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Dual-language preschool housed at church damaged by arson 'grateful' to be together

Listos Preschool and Childcare Director Christina Valdez said Friday, May 13, 2022, that without the temporary space at Mount Olive Church that the center would have likely closed.

Five people stand in front of sign that reads "Welcome Listos Preschool."
Listos Preschool and Childcare pose in front of a sign in their new temporary space at Mount Olive Church in Rochester after a fire forced the dual-language program out of its space at Peace United Church of Christ.<br/>
Contributed / Christina Valdez
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ROCHESTER — When Listos Preschool and Childcare Director Christina Valdez received a call last month that the church housing the dual-language program was damaged in a fire she didn’t know just how bad it truly was.

Even nearly a month after the fire, Valdez learns more about how significant the repair work will be to rebuild the portion of Peace United Church where the preschool was situated.

Rochester firefighters were called to Peace United Church of Christ , 1503 Second Ave. NE, in the early morning hours of April 18, 2022, in response to a fire alarm. A fire, determined to be arson, caused an estimated $2.5 million in damage.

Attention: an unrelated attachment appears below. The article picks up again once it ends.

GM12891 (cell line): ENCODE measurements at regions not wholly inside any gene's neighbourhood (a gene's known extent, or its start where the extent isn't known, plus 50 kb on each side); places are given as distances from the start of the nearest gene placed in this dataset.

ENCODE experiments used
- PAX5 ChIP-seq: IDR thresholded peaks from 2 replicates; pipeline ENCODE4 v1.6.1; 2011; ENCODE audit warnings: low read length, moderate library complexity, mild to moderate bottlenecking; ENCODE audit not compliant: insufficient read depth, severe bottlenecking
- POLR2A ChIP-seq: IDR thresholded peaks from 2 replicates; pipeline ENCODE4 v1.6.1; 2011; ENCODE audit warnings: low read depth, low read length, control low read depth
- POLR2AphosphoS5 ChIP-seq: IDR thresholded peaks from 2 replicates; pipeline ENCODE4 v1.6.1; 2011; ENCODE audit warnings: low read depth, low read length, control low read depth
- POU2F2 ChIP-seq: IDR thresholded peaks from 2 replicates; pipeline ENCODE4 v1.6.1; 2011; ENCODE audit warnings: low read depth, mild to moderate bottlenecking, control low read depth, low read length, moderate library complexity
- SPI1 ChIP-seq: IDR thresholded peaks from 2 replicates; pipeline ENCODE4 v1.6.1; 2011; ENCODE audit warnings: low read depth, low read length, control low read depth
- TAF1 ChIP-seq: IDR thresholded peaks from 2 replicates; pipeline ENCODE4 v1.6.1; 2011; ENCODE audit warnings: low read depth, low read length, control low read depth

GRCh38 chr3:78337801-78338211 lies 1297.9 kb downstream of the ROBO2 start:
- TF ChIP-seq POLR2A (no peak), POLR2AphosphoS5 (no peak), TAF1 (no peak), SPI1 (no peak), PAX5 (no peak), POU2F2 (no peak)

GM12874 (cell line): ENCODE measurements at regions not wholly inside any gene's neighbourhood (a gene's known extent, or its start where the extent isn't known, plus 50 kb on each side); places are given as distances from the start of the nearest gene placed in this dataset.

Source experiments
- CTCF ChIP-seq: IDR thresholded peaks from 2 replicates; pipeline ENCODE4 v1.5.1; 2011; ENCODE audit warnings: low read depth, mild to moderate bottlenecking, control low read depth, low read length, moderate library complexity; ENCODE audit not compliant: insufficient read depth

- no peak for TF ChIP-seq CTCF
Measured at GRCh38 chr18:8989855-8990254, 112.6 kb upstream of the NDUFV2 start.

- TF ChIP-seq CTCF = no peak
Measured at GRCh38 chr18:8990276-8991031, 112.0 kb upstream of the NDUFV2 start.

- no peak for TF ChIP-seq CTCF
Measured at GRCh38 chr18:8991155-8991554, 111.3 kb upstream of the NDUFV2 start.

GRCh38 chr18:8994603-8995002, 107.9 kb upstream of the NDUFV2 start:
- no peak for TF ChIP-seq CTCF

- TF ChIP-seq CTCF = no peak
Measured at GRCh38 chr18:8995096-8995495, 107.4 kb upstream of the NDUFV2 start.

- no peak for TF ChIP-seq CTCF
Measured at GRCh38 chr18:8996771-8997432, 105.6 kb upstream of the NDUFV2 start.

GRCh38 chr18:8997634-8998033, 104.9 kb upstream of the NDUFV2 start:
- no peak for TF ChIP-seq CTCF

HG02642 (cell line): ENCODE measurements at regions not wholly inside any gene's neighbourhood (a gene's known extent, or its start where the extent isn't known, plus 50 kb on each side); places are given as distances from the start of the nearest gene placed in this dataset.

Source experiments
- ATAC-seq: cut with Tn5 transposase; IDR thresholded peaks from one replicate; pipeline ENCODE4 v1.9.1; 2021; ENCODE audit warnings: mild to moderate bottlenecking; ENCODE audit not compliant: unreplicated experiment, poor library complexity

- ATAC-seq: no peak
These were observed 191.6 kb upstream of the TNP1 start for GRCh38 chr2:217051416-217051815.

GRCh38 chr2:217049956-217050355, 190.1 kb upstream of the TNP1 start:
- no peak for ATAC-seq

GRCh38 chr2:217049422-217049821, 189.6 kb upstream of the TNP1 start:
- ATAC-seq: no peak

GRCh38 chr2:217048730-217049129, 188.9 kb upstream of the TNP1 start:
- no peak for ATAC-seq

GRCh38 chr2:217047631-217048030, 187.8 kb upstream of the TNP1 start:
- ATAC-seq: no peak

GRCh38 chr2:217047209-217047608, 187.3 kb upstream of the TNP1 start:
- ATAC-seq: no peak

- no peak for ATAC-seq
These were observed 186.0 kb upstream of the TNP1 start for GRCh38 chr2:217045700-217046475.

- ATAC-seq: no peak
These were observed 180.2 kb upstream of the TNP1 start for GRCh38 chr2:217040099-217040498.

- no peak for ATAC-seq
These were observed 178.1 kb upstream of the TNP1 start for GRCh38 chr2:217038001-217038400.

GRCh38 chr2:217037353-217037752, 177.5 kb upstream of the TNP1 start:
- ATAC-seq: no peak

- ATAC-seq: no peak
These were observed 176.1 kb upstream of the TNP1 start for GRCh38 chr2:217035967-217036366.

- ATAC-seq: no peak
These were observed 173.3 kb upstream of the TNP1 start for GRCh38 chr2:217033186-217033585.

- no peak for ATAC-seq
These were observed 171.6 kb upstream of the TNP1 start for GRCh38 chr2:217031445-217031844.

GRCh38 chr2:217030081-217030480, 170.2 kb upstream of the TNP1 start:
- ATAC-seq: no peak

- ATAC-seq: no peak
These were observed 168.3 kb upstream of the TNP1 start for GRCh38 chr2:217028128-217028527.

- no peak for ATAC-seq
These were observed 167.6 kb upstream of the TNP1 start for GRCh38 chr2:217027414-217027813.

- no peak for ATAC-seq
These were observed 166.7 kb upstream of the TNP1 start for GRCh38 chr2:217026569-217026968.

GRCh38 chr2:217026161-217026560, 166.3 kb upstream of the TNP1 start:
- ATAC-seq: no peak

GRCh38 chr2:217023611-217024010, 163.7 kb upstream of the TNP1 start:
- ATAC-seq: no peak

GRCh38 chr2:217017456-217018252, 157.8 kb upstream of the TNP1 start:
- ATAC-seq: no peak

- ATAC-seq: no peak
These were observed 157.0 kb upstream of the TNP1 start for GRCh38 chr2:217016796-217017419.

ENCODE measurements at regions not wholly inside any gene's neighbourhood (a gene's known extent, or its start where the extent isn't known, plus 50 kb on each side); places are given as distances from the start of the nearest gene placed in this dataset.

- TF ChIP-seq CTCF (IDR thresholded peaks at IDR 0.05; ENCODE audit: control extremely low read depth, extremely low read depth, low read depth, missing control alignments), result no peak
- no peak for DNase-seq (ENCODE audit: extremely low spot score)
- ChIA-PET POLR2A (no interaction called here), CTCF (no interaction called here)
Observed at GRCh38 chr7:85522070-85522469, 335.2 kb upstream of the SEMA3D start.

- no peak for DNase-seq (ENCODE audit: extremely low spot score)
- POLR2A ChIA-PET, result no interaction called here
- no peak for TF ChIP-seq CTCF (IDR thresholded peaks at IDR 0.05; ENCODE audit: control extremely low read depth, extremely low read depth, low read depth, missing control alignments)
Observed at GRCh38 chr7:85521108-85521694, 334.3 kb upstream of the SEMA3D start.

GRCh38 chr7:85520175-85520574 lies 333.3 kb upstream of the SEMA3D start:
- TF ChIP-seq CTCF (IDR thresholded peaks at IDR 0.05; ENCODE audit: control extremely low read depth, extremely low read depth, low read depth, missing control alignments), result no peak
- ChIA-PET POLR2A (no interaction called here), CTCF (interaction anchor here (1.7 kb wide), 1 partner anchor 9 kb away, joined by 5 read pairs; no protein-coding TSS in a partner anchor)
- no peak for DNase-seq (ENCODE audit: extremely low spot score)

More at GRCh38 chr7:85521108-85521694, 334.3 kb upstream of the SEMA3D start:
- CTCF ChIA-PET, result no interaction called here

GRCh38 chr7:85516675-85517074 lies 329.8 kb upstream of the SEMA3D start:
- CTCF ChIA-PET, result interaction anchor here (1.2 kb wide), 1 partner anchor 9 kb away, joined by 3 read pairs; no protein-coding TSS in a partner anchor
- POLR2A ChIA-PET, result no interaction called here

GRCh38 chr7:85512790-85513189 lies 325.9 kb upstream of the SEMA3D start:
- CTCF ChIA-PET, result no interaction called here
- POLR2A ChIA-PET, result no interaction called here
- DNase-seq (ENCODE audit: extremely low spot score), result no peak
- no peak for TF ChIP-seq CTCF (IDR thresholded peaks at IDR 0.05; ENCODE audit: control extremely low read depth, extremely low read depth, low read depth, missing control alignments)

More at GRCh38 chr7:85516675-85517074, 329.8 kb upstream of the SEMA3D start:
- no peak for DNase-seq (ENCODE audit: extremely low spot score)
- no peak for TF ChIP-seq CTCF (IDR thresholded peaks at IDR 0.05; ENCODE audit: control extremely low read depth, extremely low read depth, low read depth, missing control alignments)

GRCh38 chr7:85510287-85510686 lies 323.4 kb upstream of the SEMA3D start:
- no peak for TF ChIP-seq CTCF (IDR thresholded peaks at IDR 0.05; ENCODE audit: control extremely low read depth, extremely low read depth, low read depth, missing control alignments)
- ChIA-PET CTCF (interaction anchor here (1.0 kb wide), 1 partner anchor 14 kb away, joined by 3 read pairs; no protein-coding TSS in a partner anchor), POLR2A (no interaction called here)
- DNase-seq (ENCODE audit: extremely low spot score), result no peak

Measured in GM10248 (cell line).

A little less than a month after a fire was started at Peace United Church of Christ, church leaders and others gathered Thursday, May 12, 2022, to reflect on the fire, speak about the damage it caused and look toward the church’s future.

While services were held that Sunday at the church, Listos had to wait a little longer to welcome families back into its new, temporary location at Mount Olive Church. The church was previously home to Family Circle Learning Center, which closed on April 22, 2022. The child care center left its equipment for Listos to use.

“If this site hadn’t been available and so welcoming and so helpful and having the supplies here, there would be no Listos,” Valdez said. “That is the scary thing to think about.The fire, yes, it’s bad. You just have to not think about it. You don’t know why.


“Having all the people come together and still be a community and still helping each other has been really good. We’re a small group and so when something like that happens, everybody really steps up, that is nice”

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In the days following the fire, Valdez and staff had to deal with the bureaucratic side of opening a childcare center, despite being licensed and moving into an already licensed site. That meant inspections by various agencies and rewriting of policies.

Initial monetary donations also allowed teachers to purchase a special item for each child.

As Listos welcomed families in for a tour of the space before reopening, Valdez said it was exhausting and exhilarating.

“We felt grateful we had this chance to still be together,” she said.

Those interested in supporting Listos can find a donation page on its website at

Emily Cutts is the Post Bulletin's public safety reporter. She joined the Post Bulletin in July 2018 after stints in Vermont and Western Massachusetts.
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